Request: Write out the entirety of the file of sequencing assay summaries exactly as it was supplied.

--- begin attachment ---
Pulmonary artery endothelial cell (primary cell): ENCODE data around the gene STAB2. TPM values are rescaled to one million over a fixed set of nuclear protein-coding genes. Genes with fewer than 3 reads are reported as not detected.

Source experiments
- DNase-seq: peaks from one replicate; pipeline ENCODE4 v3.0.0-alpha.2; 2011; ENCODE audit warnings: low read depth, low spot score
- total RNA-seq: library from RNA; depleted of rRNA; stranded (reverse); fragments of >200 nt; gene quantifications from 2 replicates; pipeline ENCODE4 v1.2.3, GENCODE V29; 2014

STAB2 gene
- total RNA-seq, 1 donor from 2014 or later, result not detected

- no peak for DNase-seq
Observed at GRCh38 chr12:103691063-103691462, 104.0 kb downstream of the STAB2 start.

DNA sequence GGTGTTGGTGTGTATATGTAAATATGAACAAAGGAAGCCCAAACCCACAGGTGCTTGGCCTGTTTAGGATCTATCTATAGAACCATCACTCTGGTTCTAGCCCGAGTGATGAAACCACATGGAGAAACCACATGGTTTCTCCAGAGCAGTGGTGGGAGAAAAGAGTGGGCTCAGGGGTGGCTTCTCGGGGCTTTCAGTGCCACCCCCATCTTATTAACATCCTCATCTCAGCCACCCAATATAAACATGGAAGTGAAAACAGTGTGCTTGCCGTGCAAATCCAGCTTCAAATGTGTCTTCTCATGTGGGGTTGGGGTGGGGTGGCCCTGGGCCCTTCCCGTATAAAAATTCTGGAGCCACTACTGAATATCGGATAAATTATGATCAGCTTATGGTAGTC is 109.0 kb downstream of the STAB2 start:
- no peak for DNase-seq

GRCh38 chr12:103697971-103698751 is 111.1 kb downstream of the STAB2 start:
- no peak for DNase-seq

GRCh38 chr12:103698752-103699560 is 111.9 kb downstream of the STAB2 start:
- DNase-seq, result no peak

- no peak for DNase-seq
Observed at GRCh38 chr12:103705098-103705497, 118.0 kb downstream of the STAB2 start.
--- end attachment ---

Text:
Pulmonary artery endothelial cell (primary cell): ENCODE data around the gene STAB2. TPM values are rescaled to one million over a fixed set of nuclear protein-coding genes. Genes with fewer than 3 reads are reported as not detected.

Source experiments
- DNase-seq: peaks from one replicate; pipeline ENCODE4 v3.0.0-alpha.2; 2011; ENCODE audit warnings: low read depth, low spot score
- total RNA-seq: library from RNA; depleted of rRNA; stranded (reverse); fragments of >200 nt; gene quantifications from 2 replicates; pipeline ENCODE4 v1.2.3, GENCODE V29; 2014

STAB2 gene
- total RNA-seq, 1 donor from 2014 or later, result not detected

- no peak for DNase-seq
Observed at GRCh38 chr12:103691063-103691462, 104.0 kb downstream of the STAB2 start.

DNA sequence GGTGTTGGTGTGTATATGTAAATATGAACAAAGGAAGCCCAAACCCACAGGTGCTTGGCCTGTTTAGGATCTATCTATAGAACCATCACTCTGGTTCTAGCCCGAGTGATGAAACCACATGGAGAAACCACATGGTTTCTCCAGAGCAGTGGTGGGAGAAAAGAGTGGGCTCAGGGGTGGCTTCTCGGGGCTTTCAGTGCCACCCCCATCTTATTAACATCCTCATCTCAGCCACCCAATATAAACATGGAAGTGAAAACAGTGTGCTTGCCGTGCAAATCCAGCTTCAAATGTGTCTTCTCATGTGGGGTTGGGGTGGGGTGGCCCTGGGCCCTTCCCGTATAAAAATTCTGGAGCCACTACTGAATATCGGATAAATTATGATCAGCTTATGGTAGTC is 109.0 kb downstream of the STAB2 start:
- no peak for DNase-seq

GRCh38 chr12:103697971-103698751 is 111.1 kb downstream of the STAB2 start:
- no peak for DNase-seq

GRCh38 chr12:103698752-103699560 is 111.9 kb downstream of the STAB2 start:
- DNase-seq, result no peak

- no peak for DNase-seq
Observed at GRCh38 chr12:103705098-103705497, 118.0 kb downstream of the STAB2 start.